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Understanding the Total Cost of Risk

Understanding the Total Cost of Risk

by Bill Zachry, SCIF Board Member

In today’s business landscape, the ability to quantify risks in financial terms is crucial. With this information, the business can focus appropriate resources to mitigate enterprise-wide risks by shifting the risk to another company or by reducing the risk through improved operational efficiency.

While businesses inevitably bear the costs of risk in their operations, the question is, what is the monetary value of managing these risks, and how can they be effectively shifted to another organization (purchase insurance) managed or minimized? TCoR not only quantifies these exposures but also assists risk managers in identifying opportunities for cost savings.

Understanding TCoR: TCoR represents the total cost of insurance premiums, retained losses (including deductibles and uninsured losses), and internal/external risk control expenses. Recognizing and breaking down these costs empowers risk managers to devise and implement effective risk management strategies aimed at reducing them.

Common Misconceptions: It is a common misconception that TCoR consists solely of insurance premiums. While insurance premiums are the most visible costs associated with risk, they are far from the only ones. There are numerous other expenses linked to risk that are often not meticulously tracked or considered fixed costs.

Budget Allocation: In many organizations, the costs associated with TCoR are not solely attributed to the Risk Management department’s budget. For instance, expenditures related to plant improvements for risk prevention may fall under the capital improvement budget, personnel responsible for prevention may work in Safety or Prevention departments, and workers’ compensation costs might be under the purview of HR or Benefits. The TCoR process brings together costs from various departments, providing a holistic view of risk issues and enabling a corporate-wide focus, irrespective of the budget source.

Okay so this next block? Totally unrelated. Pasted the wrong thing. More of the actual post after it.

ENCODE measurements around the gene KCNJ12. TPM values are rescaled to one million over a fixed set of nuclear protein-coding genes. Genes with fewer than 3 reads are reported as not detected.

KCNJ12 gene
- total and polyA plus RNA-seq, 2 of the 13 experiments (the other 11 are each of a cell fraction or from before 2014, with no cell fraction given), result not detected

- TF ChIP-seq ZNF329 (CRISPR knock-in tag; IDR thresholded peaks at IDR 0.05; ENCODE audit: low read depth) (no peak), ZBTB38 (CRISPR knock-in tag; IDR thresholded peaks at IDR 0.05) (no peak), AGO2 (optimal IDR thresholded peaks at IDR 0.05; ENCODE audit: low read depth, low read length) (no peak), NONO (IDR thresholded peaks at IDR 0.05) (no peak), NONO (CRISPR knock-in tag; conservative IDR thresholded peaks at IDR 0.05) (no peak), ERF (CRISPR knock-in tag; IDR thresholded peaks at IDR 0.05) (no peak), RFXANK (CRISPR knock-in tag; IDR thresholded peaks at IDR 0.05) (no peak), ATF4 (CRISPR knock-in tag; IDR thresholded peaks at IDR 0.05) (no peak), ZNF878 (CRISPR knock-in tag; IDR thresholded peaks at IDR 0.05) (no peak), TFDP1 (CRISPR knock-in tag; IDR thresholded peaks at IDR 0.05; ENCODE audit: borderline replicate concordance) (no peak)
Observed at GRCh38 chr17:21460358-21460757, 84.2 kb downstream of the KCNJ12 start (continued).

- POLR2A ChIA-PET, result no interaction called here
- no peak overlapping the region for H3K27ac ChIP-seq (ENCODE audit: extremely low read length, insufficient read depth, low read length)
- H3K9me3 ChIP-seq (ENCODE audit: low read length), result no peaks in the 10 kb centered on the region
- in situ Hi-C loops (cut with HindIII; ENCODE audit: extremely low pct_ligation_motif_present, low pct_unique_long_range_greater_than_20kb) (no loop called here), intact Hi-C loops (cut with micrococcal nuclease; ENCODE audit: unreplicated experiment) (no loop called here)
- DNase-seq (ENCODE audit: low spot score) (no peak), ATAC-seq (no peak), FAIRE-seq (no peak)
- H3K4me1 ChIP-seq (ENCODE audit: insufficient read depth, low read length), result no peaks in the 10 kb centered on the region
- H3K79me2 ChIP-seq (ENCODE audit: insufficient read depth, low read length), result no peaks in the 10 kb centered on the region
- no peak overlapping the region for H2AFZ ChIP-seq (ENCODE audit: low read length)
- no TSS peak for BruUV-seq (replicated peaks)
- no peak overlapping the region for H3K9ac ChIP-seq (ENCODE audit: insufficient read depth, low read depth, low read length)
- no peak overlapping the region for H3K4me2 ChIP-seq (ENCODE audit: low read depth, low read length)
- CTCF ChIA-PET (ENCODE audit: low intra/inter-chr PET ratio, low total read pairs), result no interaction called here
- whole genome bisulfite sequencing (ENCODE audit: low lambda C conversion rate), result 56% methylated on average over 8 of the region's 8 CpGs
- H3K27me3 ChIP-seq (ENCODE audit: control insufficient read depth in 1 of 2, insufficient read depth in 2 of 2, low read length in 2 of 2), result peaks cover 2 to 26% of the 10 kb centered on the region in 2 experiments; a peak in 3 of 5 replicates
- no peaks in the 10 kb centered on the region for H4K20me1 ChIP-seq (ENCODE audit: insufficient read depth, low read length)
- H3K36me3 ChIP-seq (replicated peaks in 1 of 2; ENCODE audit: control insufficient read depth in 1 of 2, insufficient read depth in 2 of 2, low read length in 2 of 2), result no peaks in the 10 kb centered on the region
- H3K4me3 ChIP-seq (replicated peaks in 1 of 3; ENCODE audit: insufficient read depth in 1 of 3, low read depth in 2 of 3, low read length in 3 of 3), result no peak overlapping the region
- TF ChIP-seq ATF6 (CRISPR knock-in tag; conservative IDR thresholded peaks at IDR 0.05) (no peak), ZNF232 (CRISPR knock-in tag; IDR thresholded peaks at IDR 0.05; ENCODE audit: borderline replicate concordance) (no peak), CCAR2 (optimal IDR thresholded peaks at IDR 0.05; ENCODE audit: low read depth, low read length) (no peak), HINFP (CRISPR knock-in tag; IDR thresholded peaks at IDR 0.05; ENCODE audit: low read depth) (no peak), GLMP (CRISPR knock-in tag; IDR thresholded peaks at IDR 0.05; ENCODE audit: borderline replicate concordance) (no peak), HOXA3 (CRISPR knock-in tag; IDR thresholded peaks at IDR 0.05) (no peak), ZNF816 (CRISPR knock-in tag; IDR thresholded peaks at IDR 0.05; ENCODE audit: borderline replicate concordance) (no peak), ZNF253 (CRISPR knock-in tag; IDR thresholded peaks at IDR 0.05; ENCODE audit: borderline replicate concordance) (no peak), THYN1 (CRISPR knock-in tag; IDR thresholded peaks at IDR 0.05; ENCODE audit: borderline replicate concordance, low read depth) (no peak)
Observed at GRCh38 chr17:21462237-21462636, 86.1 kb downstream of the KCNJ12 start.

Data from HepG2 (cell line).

Elements of Total Cost of Risk (TCoR):

Insurance Premiums: This encompasses the expenditure on insurance coverage and broker commissions.

Retained Losses: These are expenses incurred ‘out of pocket’ for losses that fall below the deductible. Examples include minor incidents like employee-caused spills requiring dry cleaning of a client’s suit.

Costs for Employee/Customer Protection: These costs cover measures to ensure the safety of employees and customers, such as safety equipment, mats, warning signs, and training. Tracking these expenses internally is essential.

Company Personnel: This category includes the entire risk management team, budget, safety staff, and HR personnel responsible for reporting, managing losses, and internal injury prevention.

Vendors: Vendors may include Third-Party Administrators (TPAs) for claims administration, attorneys for legal matters and insurance contracts, cyber breach response consultants, insurance brokers, property inspectors, and alarm monitoring companies.

Productivity Loss: This relates to the cost of lost productivity due to injuries or losses. Employees spending time on tasks like driving colleagues to the doctor, investigating incidents, and cleaning up spills all contribute to these risk-related expenses.

Once a company comprehensively calculates its TCoR, it can pinpoint the most significant opportunities for cost savings. Additionally, this calculation aids in substantiating the cost-effectiveness of prevention efforts. TCoR serves as a valuable compass for risk managers navigating the complex landscape of enterprise-wide risks.

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